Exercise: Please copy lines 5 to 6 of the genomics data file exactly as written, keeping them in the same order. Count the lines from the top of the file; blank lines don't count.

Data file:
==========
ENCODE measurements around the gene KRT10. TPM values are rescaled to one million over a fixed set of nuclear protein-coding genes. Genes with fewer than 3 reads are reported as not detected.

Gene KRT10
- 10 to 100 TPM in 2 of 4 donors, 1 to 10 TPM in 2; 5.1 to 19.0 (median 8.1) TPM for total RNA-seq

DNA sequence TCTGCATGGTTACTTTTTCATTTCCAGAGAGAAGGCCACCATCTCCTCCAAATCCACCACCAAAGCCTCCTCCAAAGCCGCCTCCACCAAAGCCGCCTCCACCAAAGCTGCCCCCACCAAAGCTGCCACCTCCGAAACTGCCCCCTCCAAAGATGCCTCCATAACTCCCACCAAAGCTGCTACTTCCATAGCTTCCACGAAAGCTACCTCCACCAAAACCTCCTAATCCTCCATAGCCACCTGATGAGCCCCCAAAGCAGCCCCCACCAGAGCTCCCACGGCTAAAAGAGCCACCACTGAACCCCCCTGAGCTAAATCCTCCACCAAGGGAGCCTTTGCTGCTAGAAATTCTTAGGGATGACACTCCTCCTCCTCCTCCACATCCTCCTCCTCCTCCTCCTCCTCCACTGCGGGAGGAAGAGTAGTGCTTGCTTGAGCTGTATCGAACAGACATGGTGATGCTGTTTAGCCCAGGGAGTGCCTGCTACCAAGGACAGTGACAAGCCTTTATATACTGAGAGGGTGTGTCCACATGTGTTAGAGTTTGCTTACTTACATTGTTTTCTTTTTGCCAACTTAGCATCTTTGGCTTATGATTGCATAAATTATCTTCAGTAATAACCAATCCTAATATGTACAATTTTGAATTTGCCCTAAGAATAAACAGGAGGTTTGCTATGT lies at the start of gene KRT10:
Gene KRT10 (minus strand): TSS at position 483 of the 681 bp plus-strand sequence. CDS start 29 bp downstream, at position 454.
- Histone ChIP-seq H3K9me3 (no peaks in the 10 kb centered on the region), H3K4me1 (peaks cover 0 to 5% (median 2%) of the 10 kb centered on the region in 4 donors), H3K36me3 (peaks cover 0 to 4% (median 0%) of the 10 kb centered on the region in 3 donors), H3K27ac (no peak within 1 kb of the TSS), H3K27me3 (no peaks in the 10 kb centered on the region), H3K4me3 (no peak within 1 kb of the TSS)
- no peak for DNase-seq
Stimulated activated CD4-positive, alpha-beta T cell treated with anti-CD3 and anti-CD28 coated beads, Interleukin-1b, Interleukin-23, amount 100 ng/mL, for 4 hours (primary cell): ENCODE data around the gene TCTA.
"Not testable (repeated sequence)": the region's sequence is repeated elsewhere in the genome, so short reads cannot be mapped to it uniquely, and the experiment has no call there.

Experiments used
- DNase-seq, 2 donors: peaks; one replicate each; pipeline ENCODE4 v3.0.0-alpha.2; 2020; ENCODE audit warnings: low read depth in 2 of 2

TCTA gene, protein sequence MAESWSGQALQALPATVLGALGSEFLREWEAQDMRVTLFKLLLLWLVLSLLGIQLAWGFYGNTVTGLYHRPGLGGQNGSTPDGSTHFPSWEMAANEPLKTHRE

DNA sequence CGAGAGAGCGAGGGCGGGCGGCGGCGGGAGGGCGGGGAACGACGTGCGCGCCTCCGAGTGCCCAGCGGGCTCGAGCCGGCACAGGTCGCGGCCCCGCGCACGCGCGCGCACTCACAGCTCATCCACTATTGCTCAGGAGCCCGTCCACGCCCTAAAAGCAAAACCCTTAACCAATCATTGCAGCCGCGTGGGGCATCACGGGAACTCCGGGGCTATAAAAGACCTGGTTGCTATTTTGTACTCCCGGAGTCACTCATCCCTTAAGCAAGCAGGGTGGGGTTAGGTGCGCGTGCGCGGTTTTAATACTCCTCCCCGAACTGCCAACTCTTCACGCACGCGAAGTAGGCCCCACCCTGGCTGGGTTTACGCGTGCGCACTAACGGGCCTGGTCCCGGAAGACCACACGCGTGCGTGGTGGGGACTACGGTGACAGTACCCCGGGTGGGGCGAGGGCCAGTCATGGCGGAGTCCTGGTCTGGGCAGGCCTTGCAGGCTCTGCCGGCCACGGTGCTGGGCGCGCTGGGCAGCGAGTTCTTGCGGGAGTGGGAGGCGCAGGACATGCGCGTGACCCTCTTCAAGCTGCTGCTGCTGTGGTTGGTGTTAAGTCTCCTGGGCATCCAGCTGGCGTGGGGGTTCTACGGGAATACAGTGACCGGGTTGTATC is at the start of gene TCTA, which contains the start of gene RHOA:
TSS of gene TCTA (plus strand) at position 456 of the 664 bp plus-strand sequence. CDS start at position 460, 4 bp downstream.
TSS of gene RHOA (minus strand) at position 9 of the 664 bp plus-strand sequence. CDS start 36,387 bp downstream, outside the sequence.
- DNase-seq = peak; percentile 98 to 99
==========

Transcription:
Gene KRT10 (minus strand): TSS at position 483 of the 681 bp plus-strand sequence. CDS start 29 bp downstream, at position 454.
- Histone ChIP-seq H3K9me3 (no peaks in the 10 kb centered on the region), H3K4me1 (peaks cover 0 to 5% (median 2%) of the 10 kb centered on the region in 4 donors), H3K36me3 (peaks cover 0 to 4% (median 0%) of the 10 kb centered on the region in 3 donors), H3K27ac (no peak within 1 kb of the TSS), H3K27me3 (no peaks in the 10 kb centered on the region), H3K4me3 (no peak within 1 kb of the TSS)